Recreational cocaine use linked to conditions that cause heart attack

Abstract 18163 - Embargoed until 9:30 a.m. PT / 12:30 p.m. ET

November 05, 2012 Categories: Heart News, Scientific Conferences & Meetings
Study Highlights:
  • Recreational cocaine users may have higher blood pressure, stiffer arteries and thicker heart muscle walls than non-users — all of which can cause a heart attack.
  • The Australian study is the first to document some of these cardiovascular abnormalities in seemingly healthy cocaine users long after the immediate effects of cocaine have worn off.
 
American Heart Association Meeting Report:
LOS ANGELES, Nov. 5, 2012 — People who regularly use cocaine socially have stiffer arteries, higher blood pressure and thicker heart wall muscle than non-users, according to research presented at the American Heart Association’s Scientific Sessions 2012.
 
Australian researchers used magnetic resonance imaging (MRI) to measure the effects of cocaine in 20 otherwise healthy adults who chronically used the illegal substance. Compared with 20 non-users, cocaine users had higher rates of multiple factors associated with higher risks of heart attack and stroke:
  • 30 percent to 35 percent increase in aortic stiffening;
  • 8 mm Hg higher systolic blood pressure; and
  • 18 percent greater thickness of the heart’s left ventricle wall.
“It’s so sad,” said Gemma Figtree, M.B.B.S., D.Phil., lead researcher of the study. “We are repeatedly seeing young, otherwise fit individuals suffering massive heart attacks related to cocaine use. Despite being well-educated professionals, they have no knowledge of the health consequences of regularly using cocaine.”
 
“It’s the perfect heart attack drug,” she said.
 
The combined effects of greater blood clotting, increased heart stress and more blood vessel constriction put users at high risk of a spontaneous heart attack, said Figtree, an associate professor of medicine at Sydney Medical School at the University of Sydney in Australia. 
 
A surge of cocaine-related infarcts at Sydney’s Royal North Shore Hospital led the team to study the incidence of cardiovascular abnormalities in apparently healthy, regular cocaine users.
 
Researchers recruited recreational cocaine users (17 men, 3 women, average age 37) who reported using cocaine at least once a month for the last year. They completed questionnaires about their drug use, cardiovascular risk factors and socioeconomic status.
 
At least 48 hours after their last cocaine use, volunteers had their blood pressure taken and then underwent cardiac MRIs to assess heart mass and levels of heart and aortic functioning. Researchers performed direct comparisons with similar aged non-users, taking into account history of diabetes, smoking and other drug use.
 
In the study, investigators observed higher systolic blood pressure and increased arterial stiffness, in association with heart wall thickening.
 
“Stiffer vessels are known to be associated with elevated systolic blood pressure.  As a result, the heart is required to work harder, and its walls become hypertrophied or thicker,” Figtree said. 
 
Researchers didn’t find evidence of earlier silent heart attacks among cocaine users, contrary to previous studies.
 
The study is the first to document persistent hypertension and vascular stiffness in cocaine users, long after the acute effects have worn off. Previous studies have shown the immediate effects of cocaine on the heart, and primarily among cocaine addicts — not social users.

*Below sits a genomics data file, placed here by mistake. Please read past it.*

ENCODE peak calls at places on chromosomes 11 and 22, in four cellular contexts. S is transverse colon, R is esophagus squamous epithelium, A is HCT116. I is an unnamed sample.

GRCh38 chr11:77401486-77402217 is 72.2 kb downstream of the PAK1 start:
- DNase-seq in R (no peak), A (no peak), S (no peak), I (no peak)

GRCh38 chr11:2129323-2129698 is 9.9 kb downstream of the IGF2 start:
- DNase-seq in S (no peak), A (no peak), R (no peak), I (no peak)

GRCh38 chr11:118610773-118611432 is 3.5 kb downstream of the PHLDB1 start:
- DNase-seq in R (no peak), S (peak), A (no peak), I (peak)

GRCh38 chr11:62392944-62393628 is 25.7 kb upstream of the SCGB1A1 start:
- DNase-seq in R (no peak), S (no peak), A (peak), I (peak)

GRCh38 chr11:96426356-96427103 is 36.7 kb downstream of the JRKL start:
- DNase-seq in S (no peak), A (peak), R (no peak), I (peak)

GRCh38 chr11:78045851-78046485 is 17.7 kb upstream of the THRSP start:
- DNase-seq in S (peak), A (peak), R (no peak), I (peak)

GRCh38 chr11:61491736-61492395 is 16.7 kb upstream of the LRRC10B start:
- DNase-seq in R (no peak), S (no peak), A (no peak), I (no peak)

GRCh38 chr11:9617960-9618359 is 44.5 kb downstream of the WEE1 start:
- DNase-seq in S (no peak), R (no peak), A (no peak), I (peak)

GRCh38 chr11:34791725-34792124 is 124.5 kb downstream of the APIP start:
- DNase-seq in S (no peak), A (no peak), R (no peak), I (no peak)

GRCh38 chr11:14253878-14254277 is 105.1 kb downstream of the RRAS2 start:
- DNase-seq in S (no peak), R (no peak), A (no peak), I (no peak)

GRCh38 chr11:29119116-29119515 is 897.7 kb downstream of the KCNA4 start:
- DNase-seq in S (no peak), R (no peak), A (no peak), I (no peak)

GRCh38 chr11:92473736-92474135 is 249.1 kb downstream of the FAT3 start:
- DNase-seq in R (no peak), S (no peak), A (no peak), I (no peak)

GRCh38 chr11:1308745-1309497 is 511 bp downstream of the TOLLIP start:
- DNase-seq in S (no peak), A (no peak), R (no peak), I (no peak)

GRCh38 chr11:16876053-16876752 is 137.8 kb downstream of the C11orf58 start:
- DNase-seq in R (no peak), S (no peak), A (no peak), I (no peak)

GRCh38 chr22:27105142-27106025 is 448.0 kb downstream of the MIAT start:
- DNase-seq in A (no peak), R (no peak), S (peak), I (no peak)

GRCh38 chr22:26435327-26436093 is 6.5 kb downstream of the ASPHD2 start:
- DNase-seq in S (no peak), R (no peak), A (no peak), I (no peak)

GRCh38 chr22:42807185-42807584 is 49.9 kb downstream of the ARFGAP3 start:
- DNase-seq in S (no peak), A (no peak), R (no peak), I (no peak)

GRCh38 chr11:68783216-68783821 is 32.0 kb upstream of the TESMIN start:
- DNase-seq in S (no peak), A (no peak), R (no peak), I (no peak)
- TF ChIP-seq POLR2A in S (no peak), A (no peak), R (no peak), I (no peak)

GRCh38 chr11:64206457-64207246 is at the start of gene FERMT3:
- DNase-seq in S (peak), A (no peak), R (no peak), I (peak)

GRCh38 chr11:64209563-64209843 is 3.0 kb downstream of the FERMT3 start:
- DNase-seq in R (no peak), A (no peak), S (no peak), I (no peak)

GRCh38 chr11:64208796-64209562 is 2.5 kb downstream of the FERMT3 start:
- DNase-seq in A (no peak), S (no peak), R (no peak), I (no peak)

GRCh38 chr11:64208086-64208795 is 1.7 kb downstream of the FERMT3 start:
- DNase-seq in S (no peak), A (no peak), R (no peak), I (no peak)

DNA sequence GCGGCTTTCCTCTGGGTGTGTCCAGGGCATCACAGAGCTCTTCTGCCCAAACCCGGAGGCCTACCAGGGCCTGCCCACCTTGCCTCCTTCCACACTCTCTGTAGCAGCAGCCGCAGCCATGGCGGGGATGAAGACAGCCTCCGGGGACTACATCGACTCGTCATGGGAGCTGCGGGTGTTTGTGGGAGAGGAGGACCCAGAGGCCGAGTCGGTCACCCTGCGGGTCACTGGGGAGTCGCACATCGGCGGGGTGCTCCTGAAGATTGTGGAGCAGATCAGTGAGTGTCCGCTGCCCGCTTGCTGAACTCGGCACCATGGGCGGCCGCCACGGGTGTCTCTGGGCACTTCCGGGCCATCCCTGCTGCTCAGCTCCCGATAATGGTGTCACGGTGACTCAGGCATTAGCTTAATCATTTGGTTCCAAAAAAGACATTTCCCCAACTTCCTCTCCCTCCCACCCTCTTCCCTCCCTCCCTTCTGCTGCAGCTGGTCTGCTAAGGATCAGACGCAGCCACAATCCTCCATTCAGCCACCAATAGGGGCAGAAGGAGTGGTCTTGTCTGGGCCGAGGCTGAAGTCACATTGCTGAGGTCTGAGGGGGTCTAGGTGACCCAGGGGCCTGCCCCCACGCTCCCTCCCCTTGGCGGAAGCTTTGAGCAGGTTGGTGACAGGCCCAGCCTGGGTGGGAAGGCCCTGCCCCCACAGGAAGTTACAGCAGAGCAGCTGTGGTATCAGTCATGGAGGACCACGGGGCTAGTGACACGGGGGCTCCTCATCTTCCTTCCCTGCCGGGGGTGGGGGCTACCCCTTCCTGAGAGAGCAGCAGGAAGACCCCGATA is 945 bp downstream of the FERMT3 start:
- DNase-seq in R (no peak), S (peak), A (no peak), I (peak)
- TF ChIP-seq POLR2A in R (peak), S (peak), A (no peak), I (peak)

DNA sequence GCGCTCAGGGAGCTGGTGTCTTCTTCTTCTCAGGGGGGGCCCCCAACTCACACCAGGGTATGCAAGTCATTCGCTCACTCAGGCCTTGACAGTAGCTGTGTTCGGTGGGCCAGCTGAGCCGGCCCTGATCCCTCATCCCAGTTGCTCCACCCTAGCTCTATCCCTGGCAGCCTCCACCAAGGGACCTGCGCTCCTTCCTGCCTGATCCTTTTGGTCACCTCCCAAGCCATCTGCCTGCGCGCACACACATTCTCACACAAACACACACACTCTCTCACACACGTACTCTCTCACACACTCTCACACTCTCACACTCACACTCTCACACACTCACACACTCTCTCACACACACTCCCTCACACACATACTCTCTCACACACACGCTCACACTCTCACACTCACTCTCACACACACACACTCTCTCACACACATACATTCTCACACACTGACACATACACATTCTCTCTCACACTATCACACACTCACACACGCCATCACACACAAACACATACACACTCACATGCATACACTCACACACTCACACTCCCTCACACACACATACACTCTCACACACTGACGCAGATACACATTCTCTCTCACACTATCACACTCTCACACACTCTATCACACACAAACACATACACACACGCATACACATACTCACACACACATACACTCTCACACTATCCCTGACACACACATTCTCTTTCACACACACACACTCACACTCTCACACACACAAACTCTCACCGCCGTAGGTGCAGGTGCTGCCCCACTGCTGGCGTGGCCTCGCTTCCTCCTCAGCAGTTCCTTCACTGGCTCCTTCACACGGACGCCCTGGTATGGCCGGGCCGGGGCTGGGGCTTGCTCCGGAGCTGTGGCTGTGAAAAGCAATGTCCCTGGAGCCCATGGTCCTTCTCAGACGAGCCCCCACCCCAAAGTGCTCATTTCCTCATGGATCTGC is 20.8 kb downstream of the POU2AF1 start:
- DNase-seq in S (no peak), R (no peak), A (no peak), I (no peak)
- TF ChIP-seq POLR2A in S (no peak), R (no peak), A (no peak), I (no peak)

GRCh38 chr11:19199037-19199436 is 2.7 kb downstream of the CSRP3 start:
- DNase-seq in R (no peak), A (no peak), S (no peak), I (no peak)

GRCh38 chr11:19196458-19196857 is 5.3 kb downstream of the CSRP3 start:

Although it is currently unclear how repeated social cocaine use causes blood vessels to stiffen, researchers are investigating a signaling pathway that might be activated to cause such a response.
 
The study outcomes underscore the need for education about the short- and long-term effects of cocaine use to help prevent heart attack and stroke, Figtree said.
 
Co-authors are Ravinay Bhindi, M.B.B.S., Ph.D.; Stefan Buchholz, M.B.B.S.; Shane Darke, Ph.D.; Stuart Grieve, M.B.B.S., D.Phil.; Sharlene Kaye, Ph.D.; and Rebecca Kozor, M.B.B.S.
 
Author disclosures are on the abstract.
 
The North Shore Heart Research Foundation funded the study.
 
Follow news from The American Heart Association’s Scientific Sessions 2012 via Twitter: @HeartNews.
 
Statements and conclusions of study authors that are presented at American Heart Association scientific meetings are solely those of the study authors and do not necessarily reflect association policy or position.  The association makes no representation or warranty as to their accuracy or reliability. The association receives funding primarily from individuals; foundations and corporations (including pharmaceutical, device manufacturers and other companies) also make donations and fund specific association programs and events.  The association has strict policies to prevent these relationships from influencing the science content.  Revenues from pharmaceutical and device corporations are available at heart.org/corporatefunding.
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Note: This abstract will be presented in Kentia Hall.
 
All downloadable video/audio interviews, B-roll, animation and images related to this news release are on the right column of the release link at http://newsroom.heart.org/pr/aha/_prv-recreational-cocaine-use-linked-239564.aspx
Video clips with researchers/authors of studies will be added to the release links after embargo. General B-roll and Photos
 
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at the Los Angeles Convention Center: (213) 743-6205
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